WASHINGTON – President Clinton received a memorial bracelet honoring a slain Maryland state trooper Thursday, as part of a new drug awareness campaign unveiled by a national community anti-drug coalition.
The gold-finished bracelet bears the name of Edward A. Plank, of Salisbury, who was killed Oct. 17 after stopping a speeding car that state police said carried a cargo of crack and powdered cocaine. Clinton was presented with the bracelet by Plank’s wife, Lori.
Clinton hugged her, while several hundred people gathered at the J. W. Marriott Hotel for the coalition’s leadership forum stood and applauded.
“The best way to honor Trooper Plank is to do whatever we can to stop this madness,” Clinton said, later hugging the couple’s infant daughter.
Although Mrs. Plank did not speak during the presentation, she said in a written statement her husband “was very proud to be a Maryland State Police trooper, and he will have that honor forever.”
Plank was 28 at the time of his shooting death and had been a trooper for seven years.
The memorial bracelet was the first given by the Community Anti-Drug Coalition of America to help put a face on the more than 35,000 drug-related deaths in this country each year. In Maryland, there were 49 drug-related homicides last year, state police said.
Other bracelets will be personalized by the coalition with engravings of victims’ names, birth dates and dates of death.
People buying the $15 bracelets can request a specific name to be engraved, said Sue Kennedy, a coalition spokeswoman. She said she expects Maryland troopers to request 1,000 bracelets bearing Plank’s name. About half of the proceeds from each bracelet will go toward anti-drug programs, she said.
Plank stopped the car last month because it was speeding near Princess Anne on U.S. Highway 13, a road police said is frequently used by drug runners between New York and Norfolk, Va.
After calling for backup, Plank approached the car to talk to its two occupants. He was shot in the face, police said, and died two hours later.
The two suspects fled, but were later caught and charged with first-degree murder and drug-related charges, according to a U.S. District Court spokeswoman in Somerset County.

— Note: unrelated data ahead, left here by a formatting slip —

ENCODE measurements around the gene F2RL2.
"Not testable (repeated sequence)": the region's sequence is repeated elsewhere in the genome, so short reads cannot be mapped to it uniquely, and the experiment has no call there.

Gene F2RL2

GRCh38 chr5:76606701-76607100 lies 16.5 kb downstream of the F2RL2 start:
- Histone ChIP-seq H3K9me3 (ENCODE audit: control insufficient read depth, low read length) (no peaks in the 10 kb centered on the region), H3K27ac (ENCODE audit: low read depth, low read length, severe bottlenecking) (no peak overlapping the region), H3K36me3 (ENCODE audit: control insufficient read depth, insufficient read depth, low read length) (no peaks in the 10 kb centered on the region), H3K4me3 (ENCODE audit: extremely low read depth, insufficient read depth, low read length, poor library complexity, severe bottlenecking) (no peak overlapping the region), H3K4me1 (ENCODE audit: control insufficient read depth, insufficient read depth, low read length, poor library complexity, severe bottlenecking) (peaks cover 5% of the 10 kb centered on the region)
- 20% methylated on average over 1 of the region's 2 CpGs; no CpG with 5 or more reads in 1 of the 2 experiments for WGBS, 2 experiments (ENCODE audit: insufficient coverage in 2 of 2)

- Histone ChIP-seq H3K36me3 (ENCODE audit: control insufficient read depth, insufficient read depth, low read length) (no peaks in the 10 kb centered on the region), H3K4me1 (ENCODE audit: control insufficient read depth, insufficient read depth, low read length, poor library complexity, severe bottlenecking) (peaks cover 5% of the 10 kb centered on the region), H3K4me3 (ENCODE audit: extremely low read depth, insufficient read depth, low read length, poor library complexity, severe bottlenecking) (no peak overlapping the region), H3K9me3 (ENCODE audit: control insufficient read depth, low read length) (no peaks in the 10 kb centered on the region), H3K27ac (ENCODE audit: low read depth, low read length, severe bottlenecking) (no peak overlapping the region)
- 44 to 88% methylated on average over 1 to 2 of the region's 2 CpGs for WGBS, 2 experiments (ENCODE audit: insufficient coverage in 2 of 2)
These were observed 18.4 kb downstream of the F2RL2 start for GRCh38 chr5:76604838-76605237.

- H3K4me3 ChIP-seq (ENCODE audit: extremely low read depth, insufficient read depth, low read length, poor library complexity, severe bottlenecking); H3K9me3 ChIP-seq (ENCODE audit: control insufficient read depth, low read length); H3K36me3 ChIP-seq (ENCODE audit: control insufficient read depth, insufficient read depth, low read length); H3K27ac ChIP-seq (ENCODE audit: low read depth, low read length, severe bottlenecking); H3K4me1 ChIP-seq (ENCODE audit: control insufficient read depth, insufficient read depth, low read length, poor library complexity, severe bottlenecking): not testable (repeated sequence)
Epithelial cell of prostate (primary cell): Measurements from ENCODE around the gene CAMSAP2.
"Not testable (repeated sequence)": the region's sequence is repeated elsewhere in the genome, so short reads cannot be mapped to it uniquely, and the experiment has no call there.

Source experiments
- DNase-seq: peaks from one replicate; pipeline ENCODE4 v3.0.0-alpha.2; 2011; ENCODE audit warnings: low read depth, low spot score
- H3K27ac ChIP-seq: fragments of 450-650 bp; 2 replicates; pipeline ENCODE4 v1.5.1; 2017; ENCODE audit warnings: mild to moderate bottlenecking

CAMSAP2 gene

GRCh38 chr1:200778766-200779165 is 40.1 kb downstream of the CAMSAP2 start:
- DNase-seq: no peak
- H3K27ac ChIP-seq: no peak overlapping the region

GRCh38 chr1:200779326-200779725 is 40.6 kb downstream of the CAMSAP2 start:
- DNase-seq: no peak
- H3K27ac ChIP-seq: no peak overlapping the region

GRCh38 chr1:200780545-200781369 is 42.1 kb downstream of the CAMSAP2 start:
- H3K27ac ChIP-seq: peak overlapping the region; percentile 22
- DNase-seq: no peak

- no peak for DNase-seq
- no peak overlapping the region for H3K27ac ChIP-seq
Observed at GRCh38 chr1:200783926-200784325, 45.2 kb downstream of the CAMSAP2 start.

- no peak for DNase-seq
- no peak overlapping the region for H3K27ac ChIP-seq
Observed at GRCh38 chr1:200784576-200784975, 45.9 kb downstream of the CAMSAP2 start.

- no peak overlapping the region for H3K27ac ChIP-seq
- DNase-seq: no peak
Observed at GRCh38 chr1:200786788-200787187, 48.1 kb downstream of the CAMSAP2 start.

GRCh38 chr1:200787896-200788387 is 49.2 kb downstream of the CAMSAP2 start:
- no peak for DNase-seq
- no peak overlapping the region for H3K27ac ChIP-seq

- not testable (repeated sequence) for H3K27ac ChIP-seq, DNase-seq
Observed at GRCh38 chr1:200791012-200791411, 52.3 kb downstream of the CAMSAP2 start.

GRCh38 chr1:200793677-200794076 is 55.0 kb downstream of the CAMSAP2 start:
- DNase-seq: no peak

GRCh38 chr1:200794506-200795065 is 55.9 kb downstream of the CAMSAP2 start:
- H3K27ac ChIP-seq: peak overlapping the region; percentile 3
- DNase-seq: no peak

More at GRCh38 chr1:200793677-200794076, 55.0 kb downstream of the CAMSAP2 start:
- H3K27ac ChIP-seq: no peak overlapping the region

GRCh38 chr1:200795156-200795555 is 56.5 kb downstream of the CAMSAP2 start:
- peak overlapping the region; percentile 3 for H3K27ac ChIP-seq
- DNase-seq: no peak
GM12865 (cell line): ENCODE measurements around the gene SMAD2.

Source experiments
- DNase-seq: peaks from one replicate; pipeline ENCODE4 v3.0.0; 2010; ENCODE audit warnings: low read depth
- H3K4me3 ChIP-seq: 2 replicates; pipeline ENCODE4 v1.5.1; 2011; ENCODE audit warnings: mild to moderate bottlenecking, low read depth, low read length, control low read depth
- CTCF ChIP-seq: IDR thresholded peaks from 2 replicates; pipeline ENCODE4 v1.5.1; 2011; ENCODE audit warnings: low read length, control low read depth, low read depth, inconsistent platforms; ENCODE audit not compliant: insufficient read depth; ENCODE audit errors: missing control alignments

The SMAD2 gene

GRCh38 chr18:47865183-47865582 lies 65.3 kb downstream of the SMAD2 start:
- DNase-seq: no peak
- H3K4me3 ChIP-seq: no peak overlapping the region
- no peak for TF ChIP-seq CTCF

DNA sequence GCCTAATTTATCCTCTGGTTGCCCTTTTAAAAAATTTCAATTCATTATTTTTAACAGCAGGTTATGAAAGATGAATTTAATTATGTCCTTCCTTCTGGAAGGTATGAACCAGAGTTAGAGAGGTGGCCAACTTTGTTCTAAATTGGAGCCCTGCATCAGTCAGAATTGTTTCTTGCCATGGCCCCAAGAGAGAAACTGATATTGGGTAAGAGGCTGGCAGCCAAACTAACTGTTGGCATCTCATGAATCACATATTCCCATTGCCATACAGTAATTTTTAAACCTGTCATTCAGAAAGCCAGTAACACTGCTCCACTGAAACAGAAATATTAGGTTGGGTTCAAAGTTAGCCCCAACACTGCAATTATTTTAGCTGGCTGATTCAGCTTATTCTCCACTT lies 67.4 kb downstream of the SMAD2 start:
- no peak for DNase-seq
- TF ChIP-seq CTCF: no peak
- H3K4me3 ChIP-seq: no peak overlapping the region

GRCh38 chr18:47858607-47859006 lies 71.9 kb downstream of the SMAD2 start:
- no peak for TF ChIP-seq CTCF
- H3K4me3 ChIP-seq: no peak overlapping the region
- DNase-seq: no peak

Clinton Thursday said government must not lose sight of the importance of fighting the drug problem despite budget battles.
“We can deal with our budget problems in Washington without walking away from our values and responsibility,” he said.
Clinton also urged the media to increase its role in fighting the drug war. “We are asking the media in this country, when it comes to the fight against drugs, turn up the volume,” he said.
He also praised the coalition. “Every community in America should be a part of this alliance,” Clinton said.
National Drug Policy Director Lee Brown agreed.
“These meetings are important because they give us the opportunity to renew our commitment to a common cause,” Brown said. “I have no doubt that together, and under the leadership of our president, we can and will win this fight.”
The coalition was formed in 1992 by the President’s Drug Advisory Council. It represents more than 3,500 members from across the country, including educators, law enforcement officials and others who fight against substance abuse and related violence. Clinton stressed the importance of a national anti-drug network. “The real problem in America is that we haven’t learned how to take a solution that works in one community and use it in the rest of the country,” he said. -30-